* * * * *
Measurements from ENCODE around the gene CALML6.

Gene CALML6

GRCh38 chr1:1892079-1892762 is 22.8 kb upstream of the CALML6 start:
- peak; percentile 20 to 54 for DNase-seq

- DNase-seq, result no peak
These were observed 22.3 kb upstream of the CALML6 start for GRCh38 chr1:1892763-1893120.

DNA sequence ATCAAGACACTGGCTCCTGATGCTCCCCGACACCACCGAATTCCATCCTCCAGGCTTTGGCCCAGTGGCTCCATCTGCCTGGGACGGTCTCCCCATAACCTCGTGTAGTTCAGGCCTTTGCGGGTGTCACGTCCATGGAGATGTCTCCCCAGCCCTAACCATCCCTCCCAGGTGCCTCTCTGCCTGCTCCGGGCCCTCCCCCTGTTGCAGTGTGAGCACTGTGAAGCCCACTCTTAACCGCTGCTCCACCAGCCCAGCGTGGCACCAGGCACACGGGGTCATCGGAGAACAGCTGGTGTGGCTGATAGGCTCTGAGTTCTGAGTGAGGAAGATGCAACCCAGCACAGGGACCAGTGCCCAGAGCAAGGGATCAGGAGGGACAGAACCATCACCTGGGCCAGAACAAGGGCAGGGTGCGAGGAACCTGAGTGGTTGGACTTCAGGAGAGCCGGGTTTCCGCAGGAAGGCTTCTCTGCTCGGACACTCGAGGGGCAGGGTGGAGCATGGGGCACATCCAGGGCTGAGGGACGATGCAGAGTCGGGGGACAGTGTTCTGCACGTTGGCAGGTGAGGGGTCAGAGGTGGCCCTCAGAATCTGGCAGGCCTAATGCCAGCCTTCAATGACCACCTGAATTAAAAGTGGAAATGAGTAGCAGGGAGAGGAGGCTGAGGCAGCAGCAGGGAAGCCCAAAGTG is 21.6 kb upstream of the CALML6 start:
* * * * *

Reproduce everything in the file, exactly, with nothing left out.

Measurements from ENCODE around the gene CALML6.

Gene CALML6

GRCh38 chr1:1892079-1892762 is 22.8 kb upstream of the CALML6 start:
- peak; percentile 20 to 54 for DNase-seq

- DNase-seq, result no peak
These were observed 22.3 kb upstream of the CALML6 start for GRCh38 chr1:1892763-1893120.

DNA sequence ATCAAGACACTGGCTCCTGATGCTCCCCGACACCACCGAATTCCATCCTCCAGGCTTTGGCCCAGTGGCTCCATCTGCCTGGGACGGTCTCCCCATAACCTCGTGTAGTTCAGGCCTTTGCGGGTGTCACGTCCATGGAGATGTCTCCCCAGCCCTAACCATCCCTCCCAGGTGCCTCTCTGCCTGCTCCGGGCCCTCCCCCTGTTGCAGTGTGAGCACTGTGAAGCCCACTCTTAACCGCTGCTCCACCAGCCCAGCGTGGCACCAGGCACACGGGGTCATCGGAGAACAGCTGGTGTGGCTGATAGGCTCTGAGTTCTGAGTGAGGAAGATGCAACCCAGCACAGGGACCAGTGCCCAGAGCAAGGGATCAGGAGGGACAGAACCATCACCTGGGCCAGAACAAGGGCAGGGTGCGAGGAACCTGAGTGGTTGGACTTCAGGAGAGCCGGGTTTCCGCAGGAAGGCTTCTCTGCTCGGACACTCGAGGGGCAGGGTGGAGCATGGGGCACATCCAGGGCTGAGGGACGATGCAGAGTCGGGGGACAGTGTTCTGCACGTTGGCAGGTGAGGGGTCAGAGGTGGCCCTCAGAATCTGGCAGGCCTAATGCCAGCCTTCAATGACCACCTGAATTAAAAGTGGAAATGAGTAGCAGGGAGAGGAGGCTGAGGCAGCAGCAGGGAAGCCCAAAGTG is 21.6 kb upstream of the CALML6 start: